To be cut to the quick by these words indicates that inside they knew the truth but refused to acknowledge it because of their pride.

Thus they resorted to anger in an attempt to cover up the truth.

They knew this. Stephen knew this. And most importantly, God knew this.

Let's take a second look at these final verses:

55. But being full of the Holy Spirit, he gazed intently into heaven and saw the glory of God, and Jesus standing at the right hand of God;

The vision that Stephen saw was one to comfort him. The fact that he saw Jesus standing at the right hand of God indicated that He was ministering on behalf of Stephen – not seated, but standing, because of the importance of the circumstances.

Thus Stephen had the added confidence to tell of this vision and of his faith. Note his words:

56. and he said, "Behold, I see the heavens opened up and the Son of Man standing at the right hand of God."

57. But they cried out with a loud voice, and covered their ears, and they rushed upon him with one impulse.

58. And when they had driven him out of the city, they began stoning him, and the witnesses laid aside their robes at the feet of a young man named Saul.

59. And they went on stoning Stephen as he called upon the Lord and said, "Lord Jesus, receive my spirit!"

60. And falling on his knees, he cried out with a loud voice,
"Lord, do not hold this sin against them!" And having said this, he fell asleep.

Yes, God let Stephen die. But the witness of his life and death still live on today.

And much of what we know about the early church and the way Christ wanted us to live and walk with Him, we have learned from that young man Saul who watched the robes of those who were stoning Stephen to death and who became known as the apostle Paul.

Does God really want each of us to commit ourselves as these men did, even to the point of death?

Yes, He does; but He usually doesn't call upon everyone to die for the cause of Christ. But somewhere in the world, right now, someone is being called upon in just that way.

We have it easy in this country, perhaps too easy. That's why our Church is so weak.

There is rarely a day in our lives that God doesn't call upon us to stand for Him.

Just think; is there anything that we do in public outside of the church that we would not do in the church?

If the answer is “yes,” then there is something in our lives that is not totally committed to the Lord.

To say “no” to participating in these things is far less of a commitment to God than the life and death commitment that the young men we have been talking about had to make.

Can we see through the anger of someone in our own families, so that we will not get involved in the anger and ensuing argument ourselves?

Can we quiet their anger by remaining calm?

If we are at fault, can we admit it and tell them we are sorry?

Can we commit ourselves to God to the extent that our lives will so reflect Jesus Christ that our marriages will stay together, in love, because our husband or wife will see that we really care for them unconditionally, as Christ cares for us?

And by living our lives this way, will we not also inspire in our children the desire to seek the Lord?

What if this situation involved someone outside of our homes; could we do the same and continue to love as God taught us?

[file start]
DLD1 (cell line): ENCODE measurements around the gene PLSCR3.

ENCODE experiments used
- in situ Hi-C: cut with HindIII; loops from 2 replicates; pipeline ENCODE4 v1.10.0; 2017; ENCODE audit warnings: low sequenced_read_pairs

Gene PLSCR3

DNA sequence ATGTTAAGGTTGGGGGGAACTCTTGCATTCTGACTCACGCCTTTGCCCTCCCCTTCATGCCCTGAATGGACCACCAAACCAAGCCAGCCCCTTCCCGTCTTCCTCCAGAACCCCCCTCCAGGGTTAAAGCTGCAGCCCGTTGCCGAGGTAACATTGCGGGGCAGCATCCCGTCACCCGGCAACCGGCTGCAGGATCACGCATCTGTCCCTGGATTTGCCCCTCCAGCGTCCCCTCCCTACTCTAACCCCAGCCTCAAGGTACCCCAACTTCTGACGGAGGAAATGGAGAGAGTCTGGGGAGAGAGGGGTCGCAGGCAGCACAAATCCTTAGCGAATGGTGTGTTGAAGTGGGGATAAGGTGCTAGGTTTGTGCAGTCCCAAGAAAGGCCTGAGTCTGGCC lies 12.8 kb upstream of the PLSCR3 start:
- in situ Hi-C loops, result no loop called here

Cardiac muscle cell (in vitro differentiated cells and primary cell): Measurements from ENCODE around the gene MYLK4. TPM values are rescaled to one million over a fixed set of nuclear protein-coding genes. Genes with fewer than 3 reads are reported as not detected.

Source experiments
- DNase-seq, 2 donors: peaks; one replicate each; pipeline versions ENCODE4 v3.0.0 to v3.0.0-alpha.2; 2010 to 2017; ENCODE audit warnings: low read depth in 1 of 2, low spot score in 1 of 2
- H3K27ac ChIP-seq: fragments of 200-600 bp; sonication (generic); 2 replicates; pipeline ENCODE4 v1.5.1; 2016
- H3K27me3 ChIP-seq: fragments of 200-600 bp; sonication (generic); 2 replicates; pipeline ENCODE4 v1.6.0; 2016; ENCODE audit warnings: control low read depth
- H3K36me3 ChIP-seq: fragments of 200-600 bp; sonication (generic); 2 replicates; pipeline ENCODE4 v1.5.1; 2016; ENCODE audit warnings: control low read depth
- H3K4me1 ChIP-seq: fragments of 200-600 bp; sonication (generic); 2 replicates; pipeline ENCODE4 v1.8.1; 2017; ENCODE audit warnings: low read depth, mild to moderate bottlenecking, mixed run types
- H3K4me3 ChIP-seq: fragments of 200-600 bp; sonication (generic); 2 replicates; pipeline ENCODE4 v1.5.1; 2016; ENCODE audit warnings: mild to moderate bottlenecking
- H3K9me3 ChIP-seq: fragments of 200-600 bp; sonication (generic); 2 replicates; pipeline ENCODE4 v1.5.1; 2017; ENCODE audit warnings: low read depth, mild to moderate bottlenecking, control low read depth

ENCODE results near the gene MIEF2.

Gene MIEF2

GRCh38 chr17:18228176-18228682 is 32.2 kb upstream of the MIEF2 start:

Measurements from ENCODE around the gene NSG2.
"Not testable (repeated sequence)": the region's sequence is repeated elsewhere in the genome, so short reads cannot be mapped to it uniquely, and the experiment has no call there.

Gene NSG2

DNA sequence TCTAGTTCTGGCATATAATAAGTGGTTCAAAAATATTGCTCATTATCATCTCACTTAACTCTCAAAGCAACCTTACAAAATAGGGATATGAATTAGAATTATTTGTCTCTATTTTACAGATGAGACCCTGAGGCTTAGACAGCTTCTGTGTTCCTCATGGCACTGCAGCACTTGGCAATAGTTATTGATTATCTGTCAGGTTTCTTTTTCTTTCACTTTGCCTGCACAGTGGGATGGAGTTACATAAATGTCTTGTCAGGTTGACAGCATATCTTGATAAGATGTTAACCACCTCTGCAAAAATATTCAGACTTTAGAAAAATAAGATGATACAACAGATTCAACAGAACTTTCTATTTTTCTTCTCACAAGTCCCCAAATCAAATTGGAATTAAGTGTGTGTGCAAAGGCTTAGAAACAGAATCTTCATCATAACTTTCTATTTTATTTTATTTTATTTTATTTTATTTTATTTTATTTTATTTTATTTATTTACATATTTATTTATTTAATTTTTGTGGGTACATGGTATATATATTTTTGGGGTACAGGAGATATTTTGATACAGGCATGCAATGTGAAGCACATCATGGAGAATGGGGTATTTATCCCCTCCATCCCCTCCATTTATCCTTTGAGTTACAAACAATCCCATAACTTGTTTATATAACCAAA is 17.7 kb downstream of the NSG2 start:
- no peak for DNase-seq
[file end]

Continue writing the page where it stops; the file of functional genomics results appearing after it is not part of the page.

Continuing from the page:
All of these things are tests to see if we are able to stand firm for God. And all of them are much easier to do, than to say “no” to a Nebuchadnezzar.

Do we love the Lord enough to read His Word, the Bible, every day?

Within the pages of the Bible are all the gems of knowledge to help us through the difficult times in our lives and to help us walk with God.

If we don't read our Bibles, we will not really understand all that God desires us to know and, in fact, may learn to do things against God's will.

When we do these things as God desires us to do them, we will truly understand the type of commitment God wants from us, and what God is telling and asking us in Micah 6:8.

8. He has told you, O man, what is good;
And what does the Lord require of you
But to do justice, to love kindness,
And to walk humbly with your God?

Think about the ways that the vast majority of the people fail to live by these standards:

We cannot do justice and knowingly contribute to the destruction of our environment, which God lovingly made for us to live in.

We cannot do justice or love kindness, and contribute to the unbelievable cruelty inflicted upon nearly all farmed animals.

And there are many more examples that are against the will of God.

Yes, what Micah wrote is exactly what God desires of us. It really isn't hard to do; that is, if we die to ourselves.

Dying to ourselves is to surrender our pride to God. And, most importantly, this is the basic requirement of our born again relationship with Him.

But sometimes our pride gets in the way of our walk with God, and we find ourselves walking around it and off the Lord's pathway.

If we truly believe God, then we should have no fear of death.

And if we do not fear death, we should not be afraid to humble ourselves to the point of living like Jesus Christ.

Ponder this over in your minds and pray about it. More than likely you will not have to give up your life, but we all must constantly surrender our pride unto death.

If each of us starts doing this, we will improve our relationships with our neighbors.

More importantly, we will strengthen our family relationships and fill our homes with love.

And most importantly, we will truly know what it means to walk with God; and instead of feeling the sting of death, we will know the joy of everlasting life.